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The Somerton Man Case. The body of a man found on an Australian beach close to a major Atomic Testing ground, he was probably poisoned, a copy of the Rubaiyat of Omar Khayyam and an unbroken Code page found and associated to him. Set against a Cold War background in 1948, was this man a spy? We think so and this blog focuses on the evidence that was left behind and in some cases missed, the Code page, Dry Cleaning numbers, A Poem and a small, torn piece of paper bearing the words TAMAM SHUD.

Tuesday, 12 February 2019




Over the years, a huge amount has been said about the torn piece and the role that it may have played in the demise of the Somerton man. There would probably been many tens if not hundreds of theories advanced as to its meaning and use.

The operative word is 'said', there has been precious little done apart from the significant input of Gerry Feltus and Adelaide University's Professor Derek Abbott when they jointly worked on the case and took a number of very high-resolution images of the torn piece itself which is still in existence today.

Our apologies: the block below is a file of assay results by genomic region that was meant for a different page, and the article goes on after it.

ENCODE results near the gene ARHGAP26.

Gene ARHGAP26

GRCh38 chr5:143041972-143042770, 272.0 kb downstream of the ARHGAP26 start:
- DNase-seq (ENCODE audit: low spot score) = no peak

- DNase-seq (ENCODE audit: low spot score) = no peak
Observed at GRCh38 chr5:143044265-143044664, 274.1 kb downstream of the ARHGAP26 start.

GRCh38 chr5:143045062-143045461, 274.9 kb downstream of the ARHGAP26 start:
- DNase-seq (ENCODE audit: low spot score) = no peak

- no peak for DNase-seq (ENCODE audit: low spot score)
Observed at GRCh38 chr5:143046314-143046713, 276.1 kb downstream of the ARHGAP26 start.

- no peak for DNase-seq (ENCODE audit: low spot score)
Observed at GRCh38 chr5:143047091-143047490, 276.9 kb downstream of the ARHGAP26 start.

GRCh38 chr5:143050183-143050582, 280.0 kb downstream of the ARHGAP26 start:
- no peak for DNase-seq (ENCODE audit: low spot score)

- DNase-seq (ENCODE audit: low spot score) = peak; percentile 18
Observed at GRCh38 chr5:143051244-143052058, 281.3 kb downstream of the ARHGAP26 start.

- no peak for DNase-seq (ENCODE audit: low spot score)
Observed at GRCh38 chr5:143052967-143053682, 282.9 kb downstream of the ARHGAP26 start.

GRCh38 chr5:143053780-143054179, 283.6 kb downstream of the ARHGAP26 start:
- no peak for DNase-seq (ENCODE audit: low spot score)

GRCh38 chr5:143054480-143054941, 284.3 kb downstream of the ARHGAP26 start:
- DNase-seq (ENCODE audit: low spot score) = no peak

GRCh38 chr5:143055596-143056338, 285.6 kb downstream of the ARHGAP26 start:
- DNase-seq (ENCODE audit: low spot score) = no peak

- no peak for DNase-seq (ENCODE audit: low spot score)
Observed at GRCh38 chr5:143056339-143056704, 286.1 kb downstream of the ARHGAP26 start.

It is one of those high-resolution images that I have been able to locate and to examine as you will see in the video below. It has revealed the presence of numerous examples of micro written letters and numbers both within the actual printed letters TAMAM SHUD and in many locations on the surface of the piece. This is yet another serious breakthrough coming as it does on the heels of recent posts showing microcode in the Alf Boxall Rubaiyat and especially the handwritten verse and image of the 'Fez' lady as well as recent work showing microcode on the SM code page itself.

We hope you spend just about 8 minutes watching this clip, I think it will surprise many:

This settles any argument about whether this is an espionage case, the clandestine communication techniques used, prove beyond doubt that the torn piece, the code page and the Verse 70 in Alf Boxall's copy of the Rubaiyat all contain examples of the same micro written letters and numbers. We have also shown evidence that the person who signed of verse 70 named Jestyn, may well not have been Jess Harkness but instead, a Major William Jestyn Moulds who was an officer in the same regiment as Alf Boxall, The Royal Australian Engineers.

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